Jay Adler

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Jay Adler
Jay Adler (adjusted).jpg
Adler, c. 1935
Born(1896-08-04)August 4, 1896
New York City, U.S.
DiedSeptember 24, 1978(1978-09-24) (aged 82)
Los Angeles, California, U.S.
Years active1933–1976

Jay Adler (August 4, 1896 – September 24, 1978) was an American actor in theater, television, and film. [1] [2]


Early life

Born in New York City, he was the eldest son of actors Jacob [3] and Sara Adler, and the brother of five actor siblings, [4] including stage actor Luther and drama coach Stella. [5] The Adlers were a Jewish-American acting dynasty in New York City's Yiddish Theater District and they played a significant role in theater from the late 19th century to the 1950s. Stella Adler became the most influential member of their family.


Adler's Broadway credits included Cafe Crown (1942), Blind Alley (1940, 1935), Prelude (1936), and Man Bites Dog (1933). [4]

In 1934, Adler joined with Harry Thomashefsky and Boris Bernardi to form the Theater Mart Group, "a cooperative group of players and staff connected with the stage", in New York City. [6] Plans called for production of plays like those done by the city's Group Theatre. [6]

During a long acting career of minor character roles, Jay Adler appeared in more than 40 films and 37 television series between 1938 and 1976, accumulating more than 130 total performing credits.

He appeared in The Big Combo (1955), Stanley Kubrick's The Killing (1956) and Jerry Lewis' The Family Jewels (1965).

In 1961, Adler appeared both in the episode "The Lady and the Lawyer" of the television series The Asphalt Jungle and in The Lawbreakers , a theatrical film version of the episode. In 1962, he appeared in the episode "To Climb Steep Hills" of the adventure drama television series Straightaway .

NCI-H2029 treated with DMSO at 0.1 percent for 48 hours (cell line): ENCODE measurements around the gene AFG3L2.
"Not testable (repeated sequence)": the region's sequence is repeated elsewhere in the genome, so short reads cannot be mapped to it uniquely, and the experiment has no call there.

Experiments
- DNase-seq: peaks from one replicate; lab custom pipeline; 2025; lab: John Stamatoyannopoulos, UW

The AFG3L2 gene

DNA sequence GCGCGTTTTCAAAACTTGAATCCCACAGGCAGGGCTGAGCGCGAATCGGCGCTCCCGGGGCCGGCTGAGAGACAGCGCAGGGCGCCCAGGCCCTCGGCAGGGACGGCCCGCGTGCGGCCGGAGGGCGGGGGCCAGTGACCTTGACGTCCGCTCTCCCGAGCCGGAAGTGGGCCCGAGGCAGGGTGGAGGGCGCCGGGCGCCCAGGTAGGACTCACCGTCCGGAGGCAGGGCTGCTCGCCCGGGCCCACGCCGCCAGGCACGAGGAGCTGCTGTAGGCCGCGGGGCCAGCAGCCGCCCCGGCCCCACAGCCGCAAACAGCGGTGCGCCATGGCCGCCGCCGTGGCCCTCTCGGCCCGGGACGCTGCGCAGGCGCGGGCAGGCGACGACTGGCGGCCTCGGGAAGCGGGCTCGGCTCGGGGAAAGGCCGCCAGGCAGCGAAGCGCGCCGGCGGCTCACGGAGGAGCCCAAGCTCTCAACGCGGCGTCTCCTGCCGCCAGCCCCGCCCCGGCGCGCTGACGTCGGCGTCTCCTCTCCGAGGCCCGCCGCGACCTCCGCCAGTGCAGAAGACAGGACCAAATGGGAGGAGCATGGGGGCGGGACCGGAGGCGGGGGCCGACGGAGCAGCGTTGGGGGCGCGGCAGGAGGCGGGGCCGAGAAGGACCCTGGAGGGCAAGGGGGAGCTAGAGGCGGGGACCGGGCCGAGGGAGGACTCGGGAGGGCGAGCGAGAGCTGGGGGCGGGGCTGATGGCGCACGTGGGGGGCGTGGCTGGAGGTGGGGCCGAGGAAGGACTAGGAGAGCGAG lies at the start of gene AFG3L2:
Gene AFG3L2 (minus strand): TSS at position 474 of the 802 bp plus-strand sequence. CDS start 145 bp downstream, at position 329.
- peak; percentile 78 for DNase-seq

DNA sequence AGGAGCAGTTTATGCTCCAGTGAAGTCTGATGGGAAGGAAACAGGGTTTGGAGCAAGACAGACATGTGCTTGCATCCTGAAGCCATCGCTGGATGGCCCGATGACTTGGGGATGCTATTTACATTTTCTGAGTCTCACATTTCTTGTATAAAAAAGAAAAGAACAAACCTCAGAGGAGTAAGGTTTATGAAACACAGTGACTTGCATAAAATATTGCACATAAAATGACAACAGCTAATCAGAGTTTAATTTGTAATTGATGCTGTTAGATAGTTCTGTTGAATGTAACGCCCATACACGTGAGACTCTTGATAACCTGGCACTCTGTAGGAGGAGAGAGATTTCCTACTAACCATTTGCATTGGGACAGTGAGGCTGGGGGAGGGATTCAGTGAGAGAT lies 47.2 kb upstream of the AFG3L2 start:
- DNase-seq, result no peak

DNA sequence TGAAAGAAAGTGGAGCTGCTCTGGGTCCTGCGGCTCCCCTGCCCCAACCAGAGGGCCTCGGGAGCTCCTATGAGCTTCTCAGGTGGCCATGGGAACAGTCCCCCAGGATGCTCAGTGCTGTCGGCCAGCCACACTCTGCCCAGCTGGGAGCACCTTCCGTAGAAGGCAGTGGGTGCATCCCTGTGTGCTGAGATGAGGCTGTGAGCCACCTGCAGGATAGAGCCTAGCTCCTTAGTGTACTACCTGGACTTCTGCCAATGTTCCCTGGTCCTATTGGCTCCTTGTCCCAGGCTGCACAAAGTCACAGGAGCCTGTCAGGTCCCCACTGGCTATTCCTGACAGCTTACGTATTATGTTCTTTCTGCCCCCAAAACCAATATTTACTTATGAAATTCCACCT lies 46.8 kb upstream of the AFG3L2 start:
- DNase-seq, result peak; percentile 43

A lifelong Democrat, he and his siblings, supported Adlai Stevenson during the 1952 presidential election. [7]


Jay Adler died at age 81 in Woodland Hills, California and was buried in the Mount Carmel Cemetery in Glendale, Queens, New York City, New York near to his parents. [8]

Partial filmography

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  1. Turner Classic Movies
  2. Wilson, Scott (2016). Resting Places: The Burial Sites of More Than 14,000 Famous Persons, 3d ed. McFarland. p. 10. ISBN   9781476625997 . Retrieved 12 November 2018.
  3. "Jay Adler Joins 'My Six Convicts'". Pittsburgh Post-Gazette. Pennsylvania, Pittsburgh. October 17, 1951. p. 18. Retrieved November 11, 2018 via Newspapers.com. Open Access logo PLoS transparent.svg
  4. 1 2 "Jay Adler". Internet Broadway Database. The Broadway League. Archived from the original on 12 November 2018. Retrieved 12 November 2018.
  5. "Jay Adler Performs as Broadway Agent". The Los Angeles Times. California, Los Angeles. December 25, 1956. p. Part IV - 8. Retrieved November 11, 2018 via Newspapers.com. Open Access logo PLoS transparent.svg
  6. 1 2 "Theater Group Formed". The Brooklyn Daily Eagle. New York, Brooklyn. March 15, 1934. p. 27. Retrieved November 11, 2018 via Newspapers.com. Open Access logo PLoS transparent.svg
  7. Motion Picture and Television Magazine, November 1952, page 33, Ideal Publishers
  8. Wilson, Scott (19 August 2016). Resting Places: The Burial Sites of More Than 14,000 Famous Persons, 3d ed. McFarland. p. 10. ISBN   978-1-4766-2599-7 . Retrieved January 17, 2021.